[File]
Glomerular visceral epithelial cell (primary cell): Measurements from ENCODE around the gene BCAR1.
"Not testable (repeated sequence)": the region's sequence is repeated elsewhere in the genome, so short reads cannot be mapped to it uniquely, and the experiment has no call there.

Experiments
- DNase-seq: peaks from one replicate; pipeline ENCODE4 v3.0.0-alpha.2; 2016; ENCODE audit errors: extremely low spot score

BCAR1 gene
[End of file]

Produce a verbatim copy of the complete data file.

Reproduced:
Glomerular visceral epithelial cell (primary cell): Measurements from ENCODE around the gene BCAR1.
"Not testable (repeated sequence)": the region's sequence is repeated elsewhere in the genome, so short reads cannot be mapped to it uniquely, and the experiment has no call there.

Experiments
- DNase-seq: peaks from one replicate; pipeline ENCODE4 v3.0.0-alpha.2; 2016; ENCODE audit errors: extremely low spot score

BCAR1 gene